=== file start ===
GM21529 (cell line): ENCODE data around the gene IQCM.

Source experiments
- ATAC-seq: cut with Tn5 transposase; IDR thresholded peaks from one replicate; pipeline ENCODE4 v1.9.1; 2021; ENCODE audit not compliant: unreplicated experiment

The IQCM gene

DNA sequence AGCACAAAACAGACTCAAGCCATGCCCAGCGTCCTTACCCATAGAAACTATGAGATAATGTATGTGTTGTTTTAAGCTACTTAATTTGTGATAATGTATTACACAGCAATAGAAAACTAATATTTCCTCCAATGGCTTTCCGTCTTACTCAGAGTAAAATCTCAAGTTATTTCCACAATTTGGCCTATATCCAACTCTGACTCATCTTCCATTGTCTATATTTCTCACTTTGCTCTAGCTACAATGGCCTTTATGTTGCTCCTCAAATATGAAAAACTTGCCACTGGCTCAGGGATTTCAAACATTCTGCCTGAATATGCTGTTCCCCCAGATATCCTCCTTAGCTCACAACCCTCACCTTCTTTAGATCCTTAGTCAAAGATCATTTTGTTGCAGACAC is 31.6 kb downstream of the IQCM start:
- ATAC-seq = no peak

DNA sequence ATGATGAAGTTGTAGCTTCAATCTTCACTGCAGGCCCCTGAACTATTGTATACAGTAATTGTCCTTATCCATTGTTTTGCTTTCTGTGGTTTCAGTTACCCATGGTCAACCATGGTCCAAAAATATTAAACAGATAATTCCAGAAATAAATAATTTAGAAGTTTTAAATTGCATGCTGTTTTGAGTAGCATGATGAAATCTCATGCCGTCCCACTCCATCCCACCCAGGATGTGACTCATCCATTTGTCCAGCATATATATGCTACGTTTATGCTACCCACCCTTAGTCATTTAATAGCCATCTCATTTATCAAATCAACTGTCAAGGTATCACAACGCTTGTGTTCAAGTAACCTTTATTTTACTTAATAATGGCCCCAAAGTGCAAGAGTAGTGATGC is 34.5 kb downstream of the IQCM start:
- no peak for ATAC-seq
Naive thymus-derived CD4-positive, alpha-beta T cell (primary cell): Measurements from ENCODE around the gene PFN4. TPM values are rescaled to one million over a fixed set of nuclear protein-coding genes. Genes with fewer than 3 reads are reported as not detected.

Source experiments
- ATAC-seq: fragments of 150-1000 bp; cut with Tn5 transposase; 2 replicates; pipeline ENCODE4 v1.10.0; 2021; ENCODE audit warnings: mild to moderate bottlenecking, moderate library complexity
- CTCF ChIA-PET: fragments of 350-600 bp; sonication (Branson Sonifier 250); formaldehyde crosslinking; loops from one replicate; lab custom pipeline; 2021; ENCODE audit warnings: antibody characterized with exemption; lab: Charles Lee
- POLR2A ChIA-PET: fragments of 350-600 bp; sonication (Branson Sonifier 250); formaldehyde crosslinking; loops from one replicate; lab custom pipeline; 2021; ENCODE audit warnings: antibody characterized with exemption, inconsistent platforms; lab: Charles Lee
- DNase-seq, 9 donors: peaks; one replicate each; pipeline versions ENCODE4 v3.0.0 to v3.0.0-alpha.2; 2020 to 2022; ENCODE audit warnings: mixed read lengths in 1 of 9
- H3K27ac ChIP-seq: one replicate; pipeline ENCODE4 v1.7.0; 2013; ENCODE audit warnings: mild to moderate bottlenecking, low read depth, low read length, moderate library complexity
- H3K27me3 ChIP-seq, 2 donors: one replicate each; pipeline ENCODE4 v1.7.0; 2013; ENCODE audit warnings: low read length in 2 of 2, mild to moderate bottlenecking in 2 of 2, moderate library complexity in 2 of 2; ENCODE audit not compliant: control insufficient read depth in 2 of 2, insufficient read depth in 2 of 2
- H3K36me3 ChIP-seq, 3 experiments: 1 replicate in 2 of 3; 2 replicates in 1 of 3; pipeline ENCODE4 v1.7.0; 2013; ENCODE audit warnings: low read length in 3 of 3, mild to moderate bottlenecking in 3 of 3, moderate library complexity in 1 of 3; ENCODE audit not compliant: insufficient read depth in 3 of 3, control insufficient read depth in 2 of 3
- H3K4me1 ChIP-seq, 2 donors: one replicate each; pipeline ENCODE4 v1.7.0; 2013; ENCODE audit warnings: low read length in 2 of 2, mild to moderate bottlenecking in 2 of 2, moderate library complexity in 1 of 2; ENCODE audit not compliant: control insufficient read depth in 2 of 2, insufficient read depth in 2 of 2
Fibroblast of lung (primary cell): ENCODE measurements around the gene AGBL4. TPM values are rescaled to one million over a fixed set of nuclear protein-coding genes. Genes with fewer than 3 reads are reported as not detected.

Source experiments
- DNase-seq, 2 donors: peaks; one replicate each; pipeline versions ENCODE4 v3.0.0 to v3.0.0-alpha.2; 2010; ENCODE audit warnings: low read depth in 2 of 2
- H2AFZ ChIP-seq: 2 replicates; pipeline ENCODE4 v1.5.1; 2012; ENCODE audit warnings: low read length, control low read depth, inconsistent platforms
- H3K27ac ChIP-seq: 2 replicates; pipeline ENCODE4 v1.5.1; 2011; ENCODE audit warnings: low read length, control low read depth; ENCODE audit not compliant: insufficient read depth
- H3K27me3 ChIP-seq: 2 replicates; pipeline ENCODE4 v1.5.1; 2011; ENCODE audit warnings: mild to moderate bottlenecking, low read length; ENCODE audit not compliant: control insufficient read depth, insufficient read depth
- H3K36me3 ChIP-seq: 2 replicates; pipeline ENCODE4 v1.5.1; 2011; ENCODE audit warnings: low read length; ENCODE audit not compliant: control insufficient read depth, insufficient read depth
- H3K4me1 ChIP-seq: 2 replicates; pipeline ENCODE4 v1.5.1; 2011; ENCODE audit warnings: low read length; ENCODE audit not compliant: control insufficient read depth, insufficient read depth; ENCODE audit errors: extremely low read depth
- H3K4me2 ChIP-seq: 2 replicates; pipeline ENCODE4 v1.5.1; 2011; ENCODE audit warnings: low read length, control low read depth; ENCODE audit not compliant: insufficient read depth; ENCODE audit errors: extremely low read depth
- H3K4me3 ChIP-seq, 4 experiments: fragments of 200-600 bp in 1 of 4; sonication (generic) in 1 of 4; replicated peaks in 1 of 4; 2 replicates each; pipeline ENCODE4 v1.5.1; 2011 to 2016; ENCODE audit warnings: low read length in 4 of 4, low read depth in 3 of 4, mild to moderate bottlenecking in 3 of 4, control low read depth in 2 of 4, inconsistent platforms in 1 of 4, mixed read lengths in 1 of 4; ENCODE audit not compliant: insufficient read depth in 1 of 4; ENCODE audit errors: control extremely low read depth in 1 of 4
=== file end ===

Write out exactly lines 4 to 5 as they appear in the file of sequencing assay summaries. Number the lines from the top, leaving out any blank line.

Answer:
The IQCM gene

DNA sequence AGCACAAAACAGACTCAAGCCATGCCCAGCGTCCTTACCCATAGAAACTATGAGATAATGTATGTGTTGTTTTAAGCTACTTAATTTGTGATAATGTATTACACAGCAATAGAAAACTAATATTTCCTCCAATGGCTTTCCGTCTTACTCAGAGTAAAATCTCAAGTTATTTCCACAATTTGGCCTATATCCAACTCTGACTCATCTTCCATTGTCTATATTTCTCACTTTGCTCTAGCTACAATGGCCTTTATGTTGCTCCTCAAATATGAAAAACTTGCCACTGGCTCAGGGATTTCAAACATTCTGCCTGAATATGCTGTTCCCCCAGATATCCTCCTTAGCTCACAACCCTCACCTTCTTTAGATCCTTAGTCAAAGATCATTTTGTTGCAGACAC is 31.6 kb downstream of the IQCM start: